American football player
Kurt Warner went from $5.50-an-hour grocery clerk to National Football League (NFL) and Super Bowl Most Valuable Player. He has won the league MVP twice and competed in two Super Bowls since taking over as St.
Louis Rams' quarterback in 1999 following a teammate's injury. Ironically, Warner himself struggled during an injury-riddled and controversial 2002 season that left him with his own job in question—his coach, Mike Martz, said the first-string job may be up for grabs in 2003.
Warner, born in Burlington, Iowa, lettered in football, basketball, and baseball at Cedar Rapids Regis High School. He was a Des Moines Register all-state selection as a senior. At the University of Northern Iowa, where he graduated with a degree in communications, Warner didn't start until his senior season, 1993, when he was Gateway Conference offensive player of the year and led the conference in total offense and passing efficiency.
Green Bay drafted Warner in 1994, but cut him during training camp. Warner then made a living at a Hy-Vee supermarket in Cedar Rapids, stocking shelves. He and his wife, Brenda, needed food stamps. Tragedy also struck when a tornado killed Brenda's parents at their home in Arkansas in 1996. "There were times I remembered praying that no matter what I had to do, just praying that the Lord would give me a job that I could take care of my family," Warner said years later. "I didn't care if I had to work till I was 90."
"We loved each other and he loved the kids, so our dates really involved him playing with the kids," Brenda Warner said. "So it was a cheap date."
Warner, meanwhile, persevered in football. He played for the Iowa Barnstormers for the Arena Football League from 1995 to 1997, twice leading the team to the championship game, the Arena Bowl, and passing for 10,164 yards and 183 touchdowns in three seasons. (Arena football is an indoor version of the game played on a shorter field). The Rams signed Warner in December 1997 and optioned him to the Amsterdam Admirals of NFL Europe. In the spring/summer 1998 season, Warner started all ten Admirals games and led the league in passing yards, completions and touchdowns.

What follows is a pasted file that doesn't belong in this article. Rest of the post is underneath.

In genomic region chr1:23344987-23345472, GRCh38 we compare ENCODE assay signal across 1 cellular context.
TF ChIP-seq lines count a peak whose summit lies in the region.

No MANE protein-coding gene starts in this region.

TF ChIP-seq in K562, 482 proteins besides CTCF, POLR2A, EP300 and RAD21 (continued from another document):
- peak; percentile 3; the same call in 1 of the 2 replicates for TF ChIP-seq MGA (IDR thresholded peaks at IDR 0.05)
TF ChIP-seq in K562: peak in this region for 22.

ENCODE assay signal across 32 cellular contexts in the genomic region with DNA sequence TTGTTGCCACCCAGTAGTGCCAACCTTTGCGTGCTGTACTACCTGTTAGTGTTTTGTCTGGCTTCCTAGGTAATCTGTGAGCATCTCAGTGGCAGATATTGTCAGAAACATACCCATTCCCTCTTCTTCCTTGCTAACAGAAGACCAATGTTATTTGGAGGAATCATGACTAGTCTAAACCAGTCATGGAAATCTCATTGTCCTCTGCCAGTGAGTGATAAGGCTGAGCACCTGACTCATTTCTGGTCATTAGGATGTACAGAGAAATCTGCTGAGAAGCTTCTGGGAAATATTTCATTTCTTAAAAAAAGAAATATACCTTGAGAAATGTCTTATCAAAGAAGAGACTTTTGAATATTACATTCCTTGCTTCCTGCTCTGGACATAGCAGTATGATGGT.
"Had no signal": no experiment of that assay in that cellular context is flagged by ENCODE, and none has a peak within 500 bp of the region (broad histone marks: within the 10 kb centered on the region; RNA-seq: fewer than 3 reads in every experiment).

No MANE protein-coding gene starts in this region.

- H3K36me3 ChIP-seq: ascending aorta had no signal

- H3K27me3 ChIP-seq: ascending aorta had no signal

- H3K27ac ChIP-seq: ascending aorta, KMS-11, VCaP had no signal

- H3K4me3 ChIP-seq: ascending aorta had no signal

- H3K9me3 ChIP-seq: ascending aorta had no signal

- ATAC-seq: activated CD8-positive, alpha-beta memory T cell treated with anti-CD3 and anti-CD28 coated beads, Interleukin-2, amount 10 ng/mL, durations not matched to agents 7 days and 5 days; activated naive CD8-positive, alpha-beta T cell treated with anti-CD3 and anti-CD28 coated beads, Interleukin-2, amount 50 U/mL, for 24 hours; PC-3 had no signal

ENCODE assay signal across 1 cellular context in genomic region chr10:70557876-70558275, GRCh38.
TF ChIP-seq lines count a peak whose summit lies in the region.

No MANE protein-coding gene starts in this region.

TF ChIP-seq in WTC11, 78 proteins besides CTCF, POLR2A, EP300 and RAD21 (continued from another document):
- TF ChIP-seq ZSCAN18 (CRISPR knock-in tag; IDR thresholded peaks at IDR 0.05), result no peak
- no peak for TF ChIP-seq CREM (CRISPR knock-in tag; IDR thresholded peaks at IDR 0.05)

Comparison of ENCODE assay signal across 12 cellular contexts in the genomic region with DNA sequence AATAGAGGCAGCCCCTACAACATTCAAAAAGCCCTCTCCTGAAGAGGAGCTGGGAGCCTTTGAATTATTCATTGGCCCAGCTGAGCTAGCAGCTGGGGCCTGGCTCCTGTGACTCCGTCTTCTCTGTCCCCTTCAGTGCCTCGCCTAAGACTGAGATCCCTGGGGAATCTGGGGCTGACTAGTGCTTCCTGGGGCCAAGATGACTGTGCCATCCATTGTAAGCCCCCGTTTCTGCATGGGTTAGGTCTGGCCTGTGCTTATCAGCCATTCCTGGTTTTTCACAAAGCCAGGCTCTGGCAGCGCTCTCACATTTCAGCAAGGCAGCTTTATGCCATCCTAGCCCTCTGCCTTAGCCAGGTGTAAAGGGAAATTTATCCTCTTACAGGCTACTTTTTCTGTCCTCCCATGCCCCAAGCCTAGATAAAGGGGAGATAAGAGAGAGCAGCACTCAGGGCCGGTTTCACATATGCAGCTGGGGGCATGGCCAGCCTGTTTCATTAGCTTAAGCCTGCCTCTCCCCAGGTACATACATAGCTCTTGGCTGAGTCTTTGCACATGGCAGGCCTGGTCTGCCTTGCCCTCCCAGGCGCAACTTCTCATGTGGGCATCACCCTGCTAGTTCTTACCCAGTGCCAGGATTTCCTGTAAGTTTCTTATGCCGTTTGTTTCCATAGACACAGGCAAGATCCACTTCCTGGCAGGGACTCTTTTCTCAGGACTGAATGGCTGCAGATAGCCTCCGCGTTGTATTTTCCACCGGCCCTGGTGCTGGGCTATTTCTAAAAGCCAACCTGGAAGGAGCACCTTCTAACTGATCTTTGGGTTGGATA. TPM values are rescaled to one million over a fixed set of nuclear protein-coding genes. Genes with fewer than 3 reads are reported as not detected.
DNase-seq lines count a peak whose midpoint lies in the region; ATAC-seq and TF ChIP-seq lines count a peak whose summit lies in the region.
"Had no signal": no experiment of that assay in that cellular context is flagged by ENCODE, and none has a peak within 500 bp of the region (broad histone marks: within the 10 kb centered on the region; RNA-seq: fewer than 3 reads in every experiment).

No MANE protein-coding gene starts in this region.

Warner, after the NFL Europe season ended in summer 1998, was the Rams' inactive third quarterback for fourteen of their first sixteen games that fall. He finally saw action in the team's final game, against the San Francisco 49ers, completing four of eleven passes for thirty-nine yards.
Warner, Rams Rise
In August 1999, St. Louis starting quarterback Trent Green tore his left medial collateral ligament in an exhibition game against the San Diego Chargers, and was out for the season. Things looked dark for the Rams, who had lost twelve of sixteen games the year before. But Coach Dick Vermeil immediately embraced Warner, a 28-year-old second year player. "We will rally around Kurt Warner and we will play good football," Vermeil said.
|1971||Born June 22 in Burlington, Iowa|
|1989-93||Quarterback at University of Northern Iowa|
|1994||Cut by Green Bay Packers of National Football League; works as grocery clerk at Hy-Vee store in Cedar Falls, Iowa.|
|1995-97||Plays for Iowa Barnstormers of Arena Football League; leads Iowa to two straight Arena Bowl appearances|
|1998||Plays for Amsterdam Admirals of NFL Europe.|
|1998||Makes NFL debut for St. Louis Rams against San Francisco 49ers.|
|2002||Quarterbacks Rams during 20-17 loss to New England Patriots in Super Bowl XXXVI (2001 season)|
|2002||Misses part of the season with broken hand; Rams miss playoffs amid quarterback controversy.|
|2002||Announces partnership with Back Home Studios to create the Kurt Warner's Good Sports Gang children's home video programs.|